Microsoft's Windows 8 update, code-named Windows Blue, will be formally released as Windows 8.1 and will be free for customers who have the new OS installed.
Windows 8.1 will be an "update" for both Windows 8 and for Windows RT, the version of the OS designed for devices that run on ARM chips, said Tami Reller, the chief financial officer and chief marketing officer of the Windows Division, speaking at the JP Morgan Technology, Media & Telecom Conference Tuesday.
As an update, Windows 8.1 will be more substantial than the regular patches Microsoft pushes out for the OS, but will not represent a dramatic leap like the upgrade from Windows 7 to Windows 8, she said.
Moreover, Windows 8.1 will be "really easy" and "straightforward" for customers to install, Reller added.
Microsoft's decision confirms speculation from industry analysts who spoke recently about this topic.
Last week, Reller and the other Windows chief, Julie Larson-Green, a corporate vice president in charge of the OS' development, provided more details about Windows Blue, including that it will be delivered before the end of the year and that a preview will be released at the end of June during Microsoft's Build conference for developers.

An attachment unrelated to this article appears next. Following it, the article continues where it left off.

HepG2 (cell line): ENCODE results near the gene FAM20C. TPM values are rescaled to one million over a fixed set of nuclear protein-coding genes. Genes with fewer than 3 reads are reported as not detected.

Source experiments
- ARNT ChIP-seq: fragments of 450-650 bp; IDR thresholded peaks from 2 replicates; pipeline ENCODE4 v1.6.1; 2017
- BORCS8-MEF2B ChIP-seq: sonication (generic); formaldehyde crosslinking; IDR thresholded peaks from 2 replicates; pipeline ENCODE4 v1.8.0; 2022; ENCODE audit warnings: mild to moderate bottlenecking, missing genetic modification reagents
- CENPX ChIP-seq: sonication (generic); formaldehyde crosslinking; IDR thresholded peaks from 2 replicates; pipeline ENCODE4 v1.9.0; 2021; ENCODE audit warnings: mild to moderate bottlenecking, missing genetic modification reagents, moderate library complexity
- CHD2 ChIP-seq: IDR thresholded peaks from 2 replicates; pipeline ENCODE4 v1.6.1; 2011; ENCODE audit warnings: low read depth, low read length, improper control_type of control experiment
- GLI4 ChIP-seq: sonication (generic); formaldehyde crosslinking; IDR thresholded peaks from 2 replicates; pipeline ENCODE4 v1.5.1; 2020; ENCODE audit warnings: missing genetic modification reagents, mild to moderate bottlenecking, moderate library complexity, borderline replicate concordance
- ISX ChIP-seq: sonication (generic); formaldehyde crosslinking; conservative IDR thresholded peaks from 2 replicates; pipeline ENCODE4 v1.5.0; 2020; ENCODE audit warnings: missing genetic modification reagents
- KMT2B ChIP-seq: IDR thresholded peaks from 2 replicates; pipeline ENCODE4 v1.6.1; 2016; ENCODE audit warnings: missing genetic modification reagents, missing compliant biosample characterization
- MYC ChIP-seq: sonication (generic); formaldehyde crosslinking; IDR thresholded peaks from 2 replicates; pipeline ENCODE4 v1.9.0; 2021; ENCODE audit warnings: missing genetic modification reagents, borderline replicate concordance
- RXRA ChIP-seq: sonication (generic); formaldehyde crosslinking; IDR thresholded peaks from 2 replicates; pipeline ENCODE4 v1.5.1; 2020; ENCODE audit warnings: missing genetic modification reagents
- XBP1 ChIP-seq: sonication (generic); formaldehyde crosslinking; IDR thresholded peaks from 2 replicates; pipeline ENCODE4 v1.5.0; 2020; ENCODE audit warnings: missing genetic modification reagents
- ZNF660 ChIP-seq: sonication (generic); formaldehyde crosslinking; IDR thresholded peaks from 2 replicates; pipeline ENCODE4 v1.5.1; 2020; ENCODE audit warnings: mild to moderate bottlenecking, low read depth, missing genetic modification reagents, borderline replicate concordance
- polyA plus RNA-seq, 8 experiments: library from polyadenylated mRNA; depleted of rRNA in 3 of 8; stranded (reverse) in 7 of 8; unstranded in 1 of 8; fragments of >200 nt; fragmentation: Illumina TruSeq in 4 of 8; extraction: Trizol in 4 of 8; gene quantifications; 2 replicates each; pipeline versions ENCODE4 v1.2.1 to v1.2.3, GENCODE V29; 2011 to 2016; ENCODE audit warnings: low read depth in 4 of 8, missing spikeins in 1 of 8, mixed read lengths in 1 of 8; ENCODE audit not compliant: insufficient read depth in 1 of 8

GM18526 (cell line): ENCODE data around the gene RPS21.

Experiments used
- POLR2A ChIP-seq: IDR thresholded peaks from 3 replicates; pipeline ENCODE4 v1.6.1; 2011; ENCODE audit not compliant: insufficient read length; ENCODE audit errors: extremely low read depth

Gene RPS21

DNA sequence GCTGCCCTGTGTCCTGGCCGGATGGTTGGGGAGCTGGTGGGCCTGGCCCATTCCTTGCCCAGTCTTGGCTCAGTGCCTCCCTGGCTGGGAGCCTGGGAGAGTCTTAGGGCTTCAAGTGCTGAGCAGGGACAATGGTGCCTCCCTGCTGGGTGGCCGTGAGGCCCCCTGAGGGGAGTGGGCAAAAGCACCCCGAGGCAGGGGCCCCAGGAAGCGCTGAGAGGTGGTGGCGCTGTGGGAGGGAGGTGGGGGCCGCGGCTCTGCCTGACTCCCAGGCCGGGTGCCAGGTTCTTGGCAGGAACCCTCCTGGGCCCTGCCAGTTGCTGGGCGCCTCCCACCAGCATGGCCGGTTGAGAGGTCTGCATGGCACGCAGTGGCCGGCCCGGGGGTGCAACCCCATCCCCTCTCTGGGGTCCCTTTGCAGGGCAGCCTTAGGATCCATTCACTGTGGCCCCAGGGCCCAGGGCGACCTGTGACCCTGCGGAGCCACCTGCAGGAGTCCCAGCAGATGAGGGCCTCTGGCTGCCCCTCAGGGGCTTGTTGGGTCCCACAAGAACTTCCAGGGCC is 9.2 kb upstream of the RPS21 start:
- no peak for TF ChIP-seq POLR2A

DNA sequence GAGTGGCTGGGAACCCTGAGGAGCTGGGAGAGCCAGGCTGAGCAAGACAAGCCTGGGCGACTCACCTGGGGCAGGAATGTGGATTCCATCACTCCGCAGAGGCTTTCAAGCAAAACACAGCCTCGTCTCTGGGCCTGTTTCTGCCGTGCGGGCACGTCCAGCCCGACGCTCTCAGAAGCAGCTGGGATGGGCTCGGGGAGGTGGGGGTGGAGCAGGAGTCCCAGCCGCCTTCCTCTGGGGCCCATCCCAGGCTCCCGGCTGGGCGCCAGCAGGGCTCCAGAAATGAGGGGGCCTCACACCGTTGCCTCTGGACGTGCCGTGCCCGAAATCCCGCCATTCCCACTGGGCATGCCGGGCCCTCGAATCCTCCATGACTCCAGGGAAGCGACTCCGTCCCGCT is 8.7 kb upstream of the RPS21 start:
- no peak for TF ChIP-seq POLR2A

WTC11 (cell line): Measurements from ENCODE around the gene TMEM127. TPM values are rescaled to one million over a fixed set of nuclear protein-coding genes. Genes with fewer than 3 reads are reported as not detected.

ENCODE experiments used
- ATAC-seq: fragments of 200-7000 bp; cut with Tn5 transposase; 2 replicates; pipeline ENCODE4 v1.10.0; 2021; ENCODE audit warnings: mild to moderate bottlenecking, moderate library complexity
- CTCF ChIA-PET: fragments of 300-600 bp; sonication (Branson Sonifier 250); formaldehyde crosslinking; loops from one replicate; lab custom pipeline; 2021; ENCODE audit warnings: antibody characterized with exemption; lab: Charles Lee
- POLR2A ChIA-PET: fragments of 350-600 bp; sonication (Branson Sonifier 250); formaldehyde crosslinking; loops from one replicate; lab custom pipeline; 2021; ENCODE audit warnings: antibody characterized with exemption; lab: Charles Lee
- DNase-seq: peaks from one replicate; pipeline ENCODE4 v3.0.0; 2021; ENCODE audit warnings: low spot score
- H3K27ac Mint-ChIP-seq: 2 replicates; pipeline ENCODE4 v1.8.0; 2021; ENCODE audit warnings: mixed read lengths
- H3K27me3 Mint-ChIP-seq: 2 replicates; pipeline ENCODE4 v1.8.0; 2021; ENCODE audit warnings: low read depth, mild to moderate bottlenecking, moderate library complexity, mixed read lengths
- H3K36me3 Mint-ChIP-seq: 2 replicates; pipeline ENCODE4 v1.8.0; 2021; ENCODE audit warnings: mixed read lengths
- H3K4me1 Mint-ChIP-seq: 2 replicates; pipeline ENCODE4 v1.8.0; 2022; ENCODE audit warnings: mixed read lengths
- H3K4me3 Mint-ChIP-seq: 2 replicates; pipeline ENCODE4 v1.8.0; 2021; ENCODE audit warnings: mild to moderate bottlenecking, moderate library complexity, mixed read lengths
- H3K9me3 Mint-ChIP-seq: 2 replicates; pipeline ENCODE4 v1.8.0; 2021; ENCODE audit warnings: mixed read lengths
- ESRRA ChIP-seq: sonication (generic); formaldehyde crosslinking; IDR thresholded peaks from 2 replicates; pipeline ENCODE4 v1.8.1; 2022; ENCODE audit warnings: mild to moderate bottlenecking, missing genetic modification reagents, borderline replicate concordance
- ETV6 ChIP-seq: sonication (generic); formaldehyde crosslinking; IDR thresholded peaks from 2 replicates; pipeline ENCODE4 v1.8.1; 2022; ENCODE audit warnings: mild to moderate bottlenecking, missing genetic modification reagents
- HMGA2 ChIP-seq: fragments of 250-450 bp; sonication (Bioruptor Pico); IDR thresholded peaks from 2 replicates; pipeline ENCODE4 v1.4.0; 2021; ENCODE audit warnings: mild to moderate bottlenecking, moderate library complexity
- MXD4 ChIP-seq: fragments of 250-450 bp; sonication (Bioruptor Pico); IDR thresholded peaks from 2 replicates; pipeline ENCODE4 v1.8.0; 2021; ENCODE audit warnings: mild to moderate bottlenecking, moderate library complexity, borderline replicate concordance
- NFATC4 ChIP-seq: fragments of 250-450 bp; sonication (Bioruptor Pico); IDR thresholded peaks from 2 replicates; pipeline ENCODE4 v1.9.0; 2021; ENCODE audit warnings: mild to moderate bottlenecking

Larson-Green didn't say what changes Windows Blue will feature, but conceded that Microsoft has discussed user complaints about the removal of the start menu on Windows 8 and that it might be useful to restore it.
Asked if she could be more specific about the final release of Windows 8.1, Reller on Tuesday declined to provide a more concrete date but acknowledged that Microsoft wants to give OEM partners a chance to load it into computers they release for the holiday season.
Windows 8 has a drastically redesigned interface based on tile icons intended to make the OS optimized for touchscreen devices such as tablets. However, it has not been an unqualified success and the lack of uptake by users has been blamed in part for the dismal performance of the PC market overall.
Sign up for Computerworld eNewsletters.